Typically, in my Monthly Morsel advice columns, I talk about hotel catering. But for this Best Practices column, I want to go over what you need to think about when booking off-premise venues or restaurants for meal functions.
Before we begin, I want you to close your eyes and visualize what the event looks like. Now, write down a short event overview. Include your timeline along with a general event budget. Taking the time to do this will help you select the best off-premise facility for your event.
Questions to ask potential venues
Venues come in many shapes and sizes. They can be churches, homes or places that charge rental fees. When choosing an off-site venue for your event, be sure be sure to ask the following questions:
- What are the facility rental costs? Prices will vary, depending on the day of the week and time needed.
- What kind of parking is available? Is it free or is there a fee? And do they offer valet parking for events?
- What kind of kitchen facilities and equipment is available?
- Are permits required if you want to do anything on the sidewalk?
- Does the venue have any noise restrictions?
- What size tables and chairs, and what kind of linens and décor are available?
- Are there any restrictions on how you may decorate the facility? (For example, can you hang fabric or secure things to the walls?)
- Are discounts available if you use the facility’s vendor partners?
- During what hours may you contract the facility? Make sure to include hours for move in and move out.
- Can the venue provide staffing the evening of your event? What kind of additional costs does that incur? Make sure that the engineer on duty is very knowledgeable about electricity, so they can troubleshoot or keep you from blowing any fuses.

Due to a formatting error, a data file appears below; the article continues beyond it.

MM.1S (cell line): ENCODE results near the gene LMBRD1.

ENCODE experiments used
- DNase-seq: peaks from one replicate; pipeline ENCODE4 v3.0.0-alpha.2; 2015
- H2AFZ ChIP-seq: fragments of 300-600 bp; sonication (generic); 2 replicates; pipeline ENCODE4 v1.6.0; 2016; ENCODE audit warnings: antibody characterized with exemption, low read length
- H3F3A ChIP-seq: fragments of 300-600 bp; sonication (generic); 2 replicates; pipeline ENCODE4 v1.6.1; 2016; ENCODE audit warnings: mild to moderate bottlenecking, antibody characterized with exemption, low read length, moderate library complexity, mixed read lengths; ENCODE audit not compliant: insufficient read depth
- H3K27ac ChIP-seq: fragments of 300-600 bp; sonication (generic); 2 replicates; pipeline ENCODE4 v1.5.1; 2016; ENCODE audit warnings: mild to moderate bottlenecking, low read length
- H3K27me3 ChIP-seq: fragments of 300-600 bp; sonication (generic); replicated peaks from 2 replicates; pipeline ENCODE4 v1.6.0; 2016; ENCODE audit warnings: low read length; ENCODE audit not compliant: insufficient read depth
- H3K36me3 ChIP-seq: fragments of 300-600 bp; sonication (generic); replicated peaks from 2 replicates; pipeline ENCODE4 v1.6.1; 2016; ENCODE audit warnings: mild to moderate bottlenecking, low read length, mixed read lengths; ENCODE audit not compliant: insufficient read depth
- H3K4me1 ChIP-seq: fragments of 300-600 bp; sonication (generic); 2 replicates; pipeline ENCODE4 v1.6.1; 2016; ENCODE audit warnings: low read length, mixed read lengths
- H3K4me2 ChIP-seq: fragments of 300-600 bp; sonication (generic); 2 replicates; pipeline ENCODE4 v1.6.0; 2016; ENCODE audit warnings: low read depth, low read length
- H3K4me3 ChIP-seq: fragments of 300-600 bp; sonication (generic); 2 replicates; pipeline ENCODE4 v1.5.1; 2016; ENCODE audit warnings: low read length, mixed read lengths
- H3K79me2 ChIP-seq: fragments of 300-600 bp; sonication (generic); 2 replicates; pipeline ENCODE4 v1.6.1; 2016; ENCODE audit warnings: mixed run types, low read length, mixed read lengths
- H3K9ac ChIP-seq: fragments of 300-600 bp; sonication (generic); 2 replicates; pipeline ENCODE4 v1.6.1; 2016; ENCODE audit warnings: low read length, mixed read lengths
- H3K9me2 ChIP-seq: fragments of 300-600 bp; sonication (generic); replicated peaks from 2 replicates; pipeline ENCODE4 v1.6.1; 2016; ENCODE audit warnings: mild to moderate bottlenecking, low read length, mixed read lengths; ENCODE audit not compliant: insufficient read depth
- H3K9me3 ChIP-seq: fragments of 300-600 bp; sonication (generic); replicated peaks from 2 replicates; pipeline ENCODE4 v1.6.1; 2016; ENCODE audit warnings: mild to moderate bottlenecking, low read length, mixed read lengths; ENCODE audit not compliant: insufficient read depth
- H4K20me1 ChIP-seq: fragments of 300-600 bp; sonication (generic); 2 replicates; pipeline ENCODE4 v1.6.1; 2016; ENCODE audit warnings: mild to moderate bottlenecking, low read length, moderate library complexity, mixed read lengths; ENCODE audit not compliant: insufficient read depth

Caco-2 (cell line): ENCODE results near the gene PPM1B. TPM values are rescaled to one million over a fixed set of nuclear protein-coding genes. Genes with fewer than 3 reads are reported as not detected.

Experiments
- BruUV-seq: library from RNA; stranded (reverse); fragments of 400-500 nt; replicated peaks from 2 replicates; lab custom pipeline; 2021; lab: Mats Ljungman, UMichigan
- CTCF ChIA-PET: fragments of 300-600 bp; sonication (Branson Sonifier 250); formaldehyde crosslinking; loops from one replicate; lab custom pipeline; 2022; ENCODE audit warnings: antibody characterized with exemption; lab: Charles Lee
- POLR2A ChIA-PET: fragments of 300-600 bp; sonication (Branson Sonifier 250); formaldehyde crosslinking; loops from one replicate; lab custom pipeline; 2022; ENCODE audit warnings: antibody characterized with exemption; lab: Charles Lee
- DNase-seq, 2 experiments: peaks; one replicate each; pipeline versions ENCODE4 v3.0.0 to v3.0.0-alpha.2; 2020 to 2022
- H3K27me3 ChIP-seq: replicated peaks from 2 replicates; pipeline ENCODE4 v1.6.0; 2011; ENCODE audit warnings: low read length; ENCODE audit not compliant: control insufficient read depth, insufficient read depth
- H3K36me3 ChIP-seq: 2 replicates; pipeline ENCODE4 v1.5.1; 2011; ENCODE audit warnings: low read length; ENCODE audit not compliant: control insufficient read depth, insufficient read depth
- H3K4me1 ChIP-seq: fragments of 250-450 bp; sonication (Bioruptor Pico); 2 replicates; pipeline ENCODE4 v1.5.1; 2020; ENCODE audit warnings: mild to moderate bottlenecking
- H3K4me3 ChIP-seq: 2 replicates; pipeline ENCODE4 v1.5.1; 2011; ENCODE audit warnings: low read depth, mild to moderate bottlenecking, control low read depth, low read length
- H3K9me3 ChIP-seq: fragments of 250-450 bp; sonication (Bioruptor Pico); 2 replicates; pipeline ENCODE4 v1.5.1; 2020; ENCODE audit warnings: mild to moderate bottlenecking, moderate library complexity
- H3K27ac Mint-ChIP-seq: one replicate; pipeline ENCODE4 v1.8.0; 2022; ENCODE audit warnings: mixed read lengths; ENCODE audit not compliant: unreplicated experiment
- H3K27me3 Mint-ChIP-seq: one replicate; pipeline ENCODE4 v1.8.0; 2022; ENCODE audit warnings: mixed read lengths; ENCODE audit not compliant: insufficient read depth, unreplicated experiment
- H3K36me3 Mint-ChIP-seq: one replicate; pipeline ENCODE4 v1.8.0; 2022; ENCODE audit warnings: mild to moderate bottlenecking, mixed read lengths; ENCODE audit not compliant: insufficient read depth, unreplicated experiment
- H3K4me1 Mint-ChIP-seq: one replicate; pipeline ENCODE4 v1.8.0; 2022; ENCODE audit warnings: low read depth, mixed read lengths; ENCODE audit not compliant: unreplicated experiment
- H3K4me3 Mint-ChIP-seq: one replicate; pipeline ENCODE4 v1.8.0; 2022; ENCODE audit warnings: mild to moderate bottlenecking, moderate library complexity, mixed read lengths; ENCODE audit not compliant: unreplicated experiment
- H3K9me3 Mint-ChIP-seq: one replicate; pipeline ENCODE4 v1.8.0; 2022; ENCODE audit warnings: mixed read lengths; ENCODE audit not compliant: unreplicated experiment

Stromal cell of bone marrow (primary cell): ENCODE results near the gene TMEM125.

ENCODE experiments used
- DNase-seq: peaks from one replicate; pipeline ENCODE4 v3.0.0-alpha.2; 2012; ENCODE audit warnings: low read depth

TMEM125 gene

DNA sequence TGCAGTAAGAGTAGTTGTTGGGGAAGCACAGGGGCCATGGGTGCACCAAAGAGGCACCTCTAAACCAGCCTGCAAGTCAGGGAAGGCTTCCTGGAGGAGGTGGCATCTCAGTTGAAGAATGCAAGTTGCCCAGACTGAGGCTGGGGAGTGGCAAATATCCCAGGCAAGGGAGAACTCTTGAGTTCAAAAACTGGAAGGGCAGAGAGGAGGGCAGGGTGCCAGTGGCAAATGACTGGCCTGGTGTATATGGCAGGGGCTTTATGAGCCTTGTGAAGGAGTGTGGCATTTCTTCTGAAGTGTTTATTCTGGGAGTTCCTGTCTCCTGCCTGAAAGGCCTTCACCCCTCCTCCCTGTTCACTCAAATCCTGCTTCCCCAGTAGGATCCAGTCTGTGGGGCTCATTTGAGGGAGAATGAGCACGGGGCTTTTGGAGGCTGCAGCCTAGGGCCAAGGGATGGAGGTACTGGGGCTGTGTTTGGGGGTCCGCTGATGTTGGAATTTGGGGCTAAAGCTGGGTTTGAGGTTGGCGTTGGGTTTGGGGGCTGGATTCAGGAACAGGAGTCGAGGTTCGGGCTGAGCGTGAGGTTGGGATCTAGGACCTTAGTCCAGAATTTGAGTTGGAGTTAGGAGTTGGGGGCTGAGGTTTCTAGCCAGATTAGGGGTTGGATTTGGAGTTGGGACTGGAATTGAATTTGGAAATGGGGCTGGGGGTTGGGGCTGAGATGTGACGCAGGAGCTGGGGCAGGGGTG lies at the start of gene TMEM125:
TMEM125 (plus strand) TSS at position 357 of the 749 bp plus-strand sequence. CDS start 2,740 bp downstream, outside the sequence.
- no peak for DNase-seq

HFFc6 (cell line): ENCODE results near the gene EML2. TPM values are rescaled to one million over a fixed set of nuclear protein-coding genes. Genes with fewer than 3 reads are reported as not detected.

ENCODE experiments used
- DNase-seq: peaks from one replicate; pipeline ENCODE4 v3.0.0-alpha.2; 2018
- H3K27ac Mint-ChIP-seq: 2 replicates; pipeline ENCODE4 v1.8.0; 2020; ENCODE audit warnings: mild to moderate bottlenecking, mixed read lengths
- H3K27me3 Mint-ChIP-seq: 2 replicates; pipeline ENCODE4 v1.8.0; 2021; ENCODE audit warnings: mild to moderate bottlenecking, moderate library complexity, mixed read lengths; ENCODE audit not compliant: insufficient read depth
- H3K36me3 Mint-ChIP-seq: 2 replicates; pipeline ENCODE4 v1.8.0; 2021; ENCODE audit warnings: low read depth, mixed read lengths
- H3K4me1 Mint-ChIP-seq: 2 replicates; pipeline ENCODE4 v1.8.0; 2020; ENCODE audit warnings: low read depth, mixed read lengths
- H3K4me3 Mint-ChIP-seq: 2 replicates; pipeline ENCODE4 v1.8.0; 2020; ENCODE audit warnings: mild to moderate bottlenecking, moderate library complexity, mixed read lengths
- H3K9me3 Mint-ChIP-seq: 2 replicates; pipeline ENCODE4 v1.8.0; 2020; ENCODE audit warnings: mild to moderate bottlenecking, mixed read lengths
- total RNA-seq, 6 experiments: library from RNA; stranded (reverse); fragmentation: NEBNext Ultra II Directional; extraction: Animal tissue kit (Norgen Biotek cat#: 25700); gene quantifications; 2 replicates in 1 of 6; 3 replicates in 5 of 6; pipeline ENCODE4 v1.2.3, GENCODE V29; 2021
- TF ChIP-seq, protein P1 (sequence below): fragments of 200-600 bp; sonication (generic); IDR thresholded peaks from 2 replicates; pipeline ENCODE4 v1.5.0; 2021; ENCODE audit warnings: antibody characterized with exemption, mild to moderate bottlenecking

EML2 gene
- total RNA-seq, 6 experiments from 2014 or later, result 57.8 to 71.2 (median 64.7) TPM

- What kind of facility security is available? Will you need to be responsible for booking additional security?
- What kind of insurance is needed?
- What’s the venue’s cancellation policy?
- Is there any construction going on that would hinder your event or make parking difficult?
- If this is a larger rental facility, what else is going on the same day and time as your event?
- If, for example, you are booking for a wedding and need the venue for a rehearsal, will this venue be available at other times for your group?
- Can you come and watch an event similar to yours to see how the venue looks in action?
- What kind of sound, lighting, video capabilities and technical staff/support are included in the rental fee and what services carry additional fees?
- What is the venue’s alcohol policy? Do you need to purchase liquor through the venue, a third party or can you BYOB? Do you need to secure a permit before you serve alcohol? Are there any local regulations that might keep you from serving alcohol during the hours of your event?
- How many people will be working during your event to clean up and handle trash? Do you need to arrange or will the venue provide? Is that included in your rental fee?
- Does the venue have docents or facility event volunteers who could help you staff the event?
Are the above items negotiable? Sure they are, especially if you are doing a buyout during the off-season or during an odd time when the venue usually doesn’t attract business. If you are filling a real need in their calendar, you might be able to negotiate an add-on that wouldn’t cost the facility much. For example, if the facility charges for tables and chairs that they already own, you might be able to negotiate that you will pay for labor to set up the tables and chairs, if the facility will waive the chair and table rental fee. The other item I have had success negotiating is the price of alcohol, especially when bringing a large group.
Finding off-premise caterers
You’ve got the location. Now it is time to find a reputable catering company. First, establish your ball-park budget. Before you set that budget in stone, call a couple of companies and talk to each one about their offerings and fees. That will help you figure out whether your ball-park figure is realistic or needs to be adjusted.